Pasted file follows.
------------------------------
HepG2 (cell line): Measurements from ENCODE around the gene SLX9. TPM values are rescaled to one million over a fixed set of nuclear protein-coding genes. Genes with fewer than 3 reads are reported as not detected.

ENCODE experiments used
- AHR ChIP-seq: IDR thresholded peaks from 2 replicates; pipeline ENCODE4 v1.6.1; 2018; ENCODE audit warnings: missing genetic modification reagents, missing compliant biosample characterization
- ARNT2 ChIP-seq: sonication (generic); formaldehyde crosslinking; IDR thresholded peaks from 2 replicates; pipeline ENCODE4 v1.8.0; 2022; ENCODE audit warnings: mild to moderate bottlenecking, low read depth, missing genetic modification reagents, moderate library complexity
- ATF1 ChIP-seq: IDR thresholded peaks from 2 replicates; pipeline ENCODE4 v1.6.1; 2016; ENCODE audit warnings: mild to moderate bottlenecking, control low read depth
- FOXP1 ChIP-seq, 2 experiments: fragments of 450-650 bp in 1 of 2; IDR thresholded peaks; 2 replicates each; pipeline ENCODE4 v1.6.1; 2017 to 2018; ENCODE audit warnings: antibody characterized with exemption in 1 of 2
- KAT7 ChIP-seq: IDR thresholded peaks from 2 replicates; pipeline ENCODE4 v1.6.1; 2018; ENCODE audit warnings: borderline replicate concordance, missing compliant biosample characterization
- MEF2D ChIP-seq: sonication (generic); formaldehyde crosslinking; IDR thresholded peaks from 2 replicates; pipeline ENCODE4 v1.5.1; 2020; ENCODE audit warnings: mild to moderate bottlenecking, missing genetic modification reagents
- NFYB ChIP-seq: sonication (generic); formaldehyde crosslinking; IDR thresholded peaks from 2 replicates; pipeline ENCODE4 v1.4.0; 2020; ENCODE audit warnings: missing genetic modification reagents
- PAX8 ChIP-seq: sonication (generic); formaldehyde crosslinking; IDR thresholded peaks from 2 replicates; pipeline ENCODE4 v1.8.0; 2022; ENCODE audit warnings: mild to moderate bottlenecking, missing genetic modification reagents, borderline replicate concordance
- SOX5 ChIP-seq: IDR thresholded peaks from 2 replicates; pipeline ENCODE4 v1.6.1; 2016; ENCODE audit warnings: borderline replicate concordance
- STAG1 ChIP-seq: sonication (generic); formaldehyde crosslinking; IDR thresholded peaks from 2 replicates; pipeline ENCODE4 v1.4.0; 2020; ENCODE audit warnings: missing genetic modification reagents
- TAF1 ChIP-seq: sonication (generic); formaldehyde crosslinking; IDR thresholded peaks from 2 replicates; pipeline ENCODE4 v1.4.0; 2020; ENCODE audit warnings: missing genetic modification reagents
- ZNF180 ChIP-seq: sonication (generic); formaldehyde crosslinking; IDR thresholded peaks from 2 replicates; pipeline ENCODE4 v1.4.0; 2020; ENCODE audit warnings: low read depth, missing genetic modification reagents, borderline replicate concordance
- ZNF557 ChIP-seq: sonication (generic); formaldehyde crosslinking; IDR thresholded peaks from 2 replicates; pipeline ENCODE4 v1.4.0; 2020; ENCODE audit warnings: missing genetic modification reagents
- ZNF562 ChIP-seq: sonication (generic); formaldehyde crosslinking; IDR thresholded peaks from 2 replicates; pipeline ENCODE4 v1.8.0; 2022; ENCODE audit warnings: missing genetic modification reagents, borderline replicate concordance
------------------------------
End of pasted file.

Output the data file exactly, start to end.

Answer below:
HepG2 (cell line): Measurements from ENCODE around the gene SLX9. TPM values are rescaled to one million over a fixed set of nuclear protein-coding genes. Genes with fewer than 3 reads are reported as not detected.

ENCODE experiments used
- AHR ChIP-seq: IDR thresholded peaks from 2 replicates; pipeline ENCODE4 v1.6.1; 2018; ENCODE audit warnings: missing genetic modification reagents, missing compliant biosample characterization
- ARNT2 ChIP-seq: sonication (generic); formaldehyde crosslinking; IDR thresholded peaks from 2 replicates; pipeline ENCODE4 v1.8.0; 2022; ENCODE audit warnings: mild to moderate bottlenecking, low read depth, missing genetic modification reagents, moderate library complexity
- ATF1 ChIP-seq: IDR thresholded peaks from 2 replicates; pipeline ENCODE4 v1.6.1; 2016; ENCODE audit warnings: mild to moderate bottlenecking, control low read depth
- FOXP1 ChIP-seq, 2 experiments: fragments of 450-650 bp in 1 of 2; IDR thresholded peaks; 2 replicates each; pipeline ENCODE4 v1.6.1; 2017 to 2018; ENCODE audit warnings: antibody characterized with exemption in 1 of 2
- KAT7 ChIP-seq: IDR thresholded peaks from 2 replicates; pipeline ENCODE4 v1.6.1; 2018; ENCODE audit warnings: borderline replicate concordance, missing compliant biosample characterization
- MEF2D ChIP-seq: sonication (generic); formaldehyde crosslinking; IDR thresholded peaks from 2 replicates; pipeline ENCODE4 v1.5.1; 2020; ENCODE audit warnings: mild to moderate bottlenecking, missing genetic modification reagents
- NFYB ChIP-seq: sonication (generic); formaldehyde crosslinking; IDR thresholded peaks from 2 replicates; pipeline ENCODE4 v1.4.0; 2020; ENCODE audit warnings: missing genetic modification reagents
- PAX8 ChIP-seq: sonication (generic); formaldehyde crosslinking; IDR thresholded peaks from 2 replicates; pipeline ENCODE4 v1.8.0; 2022; ENCODE audit warnings: mild to moderate bottlenecking, missing genetic modification reagents, borderline replicate concordance
- SOX5 ChIP-seq: IDR thresholded peaks from 2 replicates; pipeline ENCODE4 v1.6.1; 2016; ENCODE audit warnings: borderline replicate concordance
- STAG1 ChIP-seq: sonication (generic); formaldehyde crosslinking; IDR thresholded peaks from 2 replicates; pipeline ENCODE4 v1.4.0; 2020; ENCODE audit warnings: missing genetic modification reagents
- TAF1 ChIP-seq: sonication (generic); formaldehyde crosslinking; IDR thresholded peaks from 2 replicates; pipeline ENCODE4 v1.4.0; 2020; ENCODE audit warnings: missing genetic modification reagents
- ZNF180 ChIP-seq: sonication (generic); formaldehyde crosslinking; IDR thresholded peaks from 2 replicates; pipeline ENCODE4 v1.4.0; 2020; ENCODE audit warnings: low read depth, missing genetic modification reagents, borderline replicate concordance
- ZNF557 ChIP-seq: sonication (generic); formaldehyde crosslinking; IDR thresholded peaks from 2 replicates; pipeline ENCODE4 v1.4.0; 2020; ENCODE audit warnings: missing genetic modification reagents
- ZNF562 ChIP-seq: sonication (generic); formaldehyde crosslinking; IDR thresholded peaks from 2 replicates; pipeline ENCODE4 v1.8.0; 2022; ENCODE audit warnings: missing genetic modification reagents, borderline replicate concordance